The longer the list of “things to do,” the more the open road beckoned. When we finally pulled out of our driveway on Wednesday 9th January 2013, I never looked back, not even to make sure the gate was closed. The house had the last laugh of course. Steve thought he had a win by remembering to move the bikes out of the garage and onto the driveway before the reticulation fired up. Unfortunately he overlooked the strength of the south westerly wind and when we were ready to leave my bike was soaked to the frame with bore water.
It seemed like it might take 1000 miles before the magic of motorcycling found us but luckily only half an hour from home I was chasing the vanishing point and looking for the road markings and the tree line around every bend.
Steve’s Red Dwarf (R1200GS) and my Red Devil (F650GS Twin) are not equipped with radio communication. The second rider has only two messages to convey to the rider in front. 1) Stop as soon as it is safe to do so (hazard lights flashing). 2) Stop at the next available opportunity (left indicator flashing); there is nothing else to say. The rider in front can do whatever they like.
The sweltering weather at Southern Cross and Coolgardie forced us to ride south from Perth in search of a more temperate latitude to begin our journey eastward. We stopped for tea at Williams. While Steve was admiring his new Kevlar jeans he noticed they were covered in oil. Turned out the oil filler cap was loose. From Williams, Red Dwarf led all the way to the Kojonup Bakery. On the outskirts of town, a lone emu made a nuisance of himself by standing in the middle of the road. We slowed to a stop waiting for the big bird to move out of the way. When we finally got going again, the emu decided to race us to the bakery and I clocked him loping along the road verge at 40km hour.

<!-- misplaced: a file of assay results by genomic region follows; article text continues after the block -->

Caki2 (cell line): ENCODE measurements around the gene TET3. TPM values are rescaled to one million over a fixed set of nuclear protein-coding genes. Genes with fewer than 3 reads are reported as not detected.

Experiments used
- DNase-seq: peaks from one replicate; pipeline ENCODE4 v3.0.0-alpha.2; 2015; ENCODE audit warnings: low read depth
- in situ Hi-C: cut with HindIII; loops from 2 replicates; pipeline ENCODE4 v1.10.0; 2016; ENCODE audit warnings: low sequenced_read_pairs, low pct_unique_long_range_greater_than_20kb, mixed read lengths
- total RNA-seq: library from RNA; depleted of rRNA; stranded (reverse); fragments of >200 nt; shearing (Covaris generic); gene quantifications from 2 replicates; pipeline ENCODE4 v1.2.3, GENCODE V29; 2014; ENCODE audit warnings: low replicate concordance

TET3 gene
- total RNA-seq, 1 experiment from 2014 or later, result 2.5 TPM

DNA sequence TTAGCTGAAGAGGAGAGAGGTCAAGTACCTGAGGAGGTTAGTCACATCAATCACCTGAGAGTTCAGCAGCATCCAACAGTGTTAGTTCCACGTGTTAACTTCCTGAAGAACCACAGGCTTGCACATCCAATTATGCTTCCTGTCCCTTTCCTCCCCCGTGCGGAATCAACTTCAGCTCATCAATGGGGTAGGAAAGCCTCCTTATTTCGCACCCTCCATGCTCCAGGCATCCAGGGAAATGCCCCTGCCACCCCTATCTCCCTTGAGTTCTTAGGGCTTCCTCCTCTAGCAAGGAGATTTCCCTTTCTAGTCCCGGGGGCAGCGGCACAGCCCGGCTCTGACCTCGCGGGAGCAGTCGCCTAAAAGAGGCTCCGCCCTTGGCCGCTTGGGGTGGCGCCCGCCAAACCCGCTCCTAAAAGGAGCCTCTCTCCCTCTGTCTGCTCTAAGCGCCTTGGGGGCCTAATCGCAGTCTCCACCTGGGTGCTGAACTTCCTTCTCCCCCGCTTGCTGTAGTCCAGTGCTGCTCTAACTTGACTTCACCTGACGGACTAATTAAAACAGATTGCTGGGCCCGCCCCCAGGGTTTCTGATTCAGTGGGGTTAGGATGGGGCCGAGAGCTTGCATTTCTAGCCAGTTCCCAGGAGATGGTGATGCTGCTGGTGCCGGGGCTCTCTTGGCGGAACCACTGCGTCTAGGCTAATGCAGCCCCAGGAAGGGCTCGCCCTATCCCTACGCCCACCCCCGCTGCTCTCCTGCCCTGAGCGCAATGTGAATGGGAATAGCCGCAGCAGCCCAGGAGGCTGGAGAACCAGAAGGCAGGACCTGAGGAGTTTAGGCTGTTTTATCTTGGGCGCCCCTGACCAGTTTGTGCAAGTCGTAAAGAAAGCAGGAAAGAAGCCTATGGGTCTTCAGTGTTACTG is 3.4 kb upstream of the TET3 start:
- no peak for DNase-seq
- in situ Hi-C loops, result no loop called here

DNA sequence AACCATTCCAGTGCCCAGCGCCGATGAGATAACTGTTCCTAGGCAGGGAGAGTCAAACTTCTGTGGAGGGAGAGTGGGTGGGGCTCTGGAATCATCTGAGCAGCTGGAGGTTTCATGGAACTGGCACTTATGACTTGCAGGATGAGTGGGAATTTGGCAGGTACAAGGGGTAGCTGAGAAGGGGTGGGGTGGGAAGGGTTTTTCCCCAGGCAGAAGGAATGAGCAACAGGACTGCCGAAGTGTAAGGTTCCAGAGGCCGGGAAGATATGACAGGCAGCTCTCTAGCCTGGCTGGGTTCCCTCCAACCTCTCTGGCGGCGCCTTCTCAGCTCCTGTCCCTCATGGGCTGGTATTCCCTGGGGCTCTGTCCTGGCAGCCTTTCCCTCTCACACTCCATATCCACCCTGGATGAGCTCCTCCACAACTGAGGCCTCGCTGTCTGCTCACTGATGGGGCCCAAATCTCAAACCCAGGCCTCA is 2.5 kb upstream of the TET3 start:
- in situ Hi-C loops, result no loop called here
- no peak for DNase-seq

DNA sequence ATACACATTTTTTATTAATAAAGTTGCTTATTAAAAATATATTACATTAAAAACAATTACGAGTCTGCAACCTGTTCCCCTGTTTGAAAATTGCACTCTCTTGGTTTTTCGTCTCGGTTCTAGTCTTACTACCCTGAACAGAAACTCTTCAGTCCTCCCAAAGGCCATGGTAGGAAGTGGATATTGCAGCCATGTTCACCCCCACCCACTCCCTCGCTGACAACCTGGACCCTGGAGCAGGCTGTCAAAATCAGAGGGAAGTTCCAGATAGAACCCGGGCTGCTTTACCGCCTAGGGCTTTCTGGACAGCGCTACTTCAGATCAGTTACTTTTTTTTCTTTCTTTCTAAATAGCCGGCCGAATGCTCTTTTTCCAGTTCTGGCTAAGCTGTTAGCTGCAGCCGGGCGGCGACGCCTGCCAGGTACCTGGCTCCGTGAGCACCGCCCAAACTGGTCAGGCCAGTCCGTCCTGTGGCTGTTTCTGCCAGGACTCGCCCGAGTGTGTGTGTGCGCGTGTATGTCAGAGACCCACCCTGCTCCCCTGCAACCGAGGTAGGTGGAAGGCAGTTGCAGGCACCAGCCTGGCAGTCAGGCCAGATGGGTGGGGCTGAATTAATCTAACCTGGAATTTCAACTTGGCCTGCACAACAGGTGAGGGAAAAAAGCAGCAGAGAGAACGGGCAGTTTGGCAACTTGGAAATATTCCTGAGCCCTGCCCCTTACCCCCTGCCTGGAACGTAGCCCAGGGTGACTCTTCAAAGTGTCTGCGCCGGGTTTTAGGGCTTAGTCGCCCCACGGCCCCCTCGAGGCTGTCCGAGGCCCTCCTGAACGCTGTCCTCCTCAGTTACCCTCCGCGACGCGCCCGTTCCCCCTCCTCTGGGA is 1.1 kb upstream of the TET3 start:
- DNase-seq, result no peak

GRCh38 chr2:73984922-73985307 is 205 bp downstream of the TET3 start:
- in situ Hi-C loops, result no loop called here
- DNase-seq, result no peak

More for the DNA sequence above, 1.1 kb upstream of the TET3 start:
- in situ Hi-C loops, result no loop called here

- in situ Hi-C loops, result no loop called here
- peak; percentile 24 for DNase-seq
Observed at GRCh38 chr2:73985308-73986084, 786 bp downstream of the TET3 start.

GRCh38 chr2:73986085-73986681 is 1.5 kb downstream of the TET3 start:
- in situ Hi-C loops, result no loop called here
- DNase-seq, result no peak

|Day three breakfast near Fraser Range.|
We were safely tucked away at the Porongurup’s by mid afternoon. Before we were allowed a cold beer, our bikes were checked over and our helmets cleaned ready for the next day’s ride.
We crept out of the Porongurup National Park long before the kangaroos had gone to bed. We enjoyed the view of the Stirling Range until the mountains disappeared in our rear view mirrors and by 9am we were fuelling up at Jerramungup. The weather was cool and the riding most enjoyable. I peered down many a gravel road and wondered about the remote communities that live within their boundaries. The old town halls tell the tale of a time long ago. We stopped for tea many times. At Salmon Gums Steve popped the question “how about pushing on to Fraser Range?” But me and the Red Devil were looking forward to happy hour and were psyched up to end the days ride at Norseman. While we were registering at the caravan park at Norseman, our hostess said “it was 45 deg here yesterday.” I said to Steve “looks like we dodged that bullet nicely.”
|No shortage of trucks across The Nullarbor.|
We arrived in Ceduna and checked into the tent friendly caravan park right in town. That night we drank beer and celebrated with fresh scallops and prawns from the local fish and chip shop. We had just completed our easiest Nullarbor ride.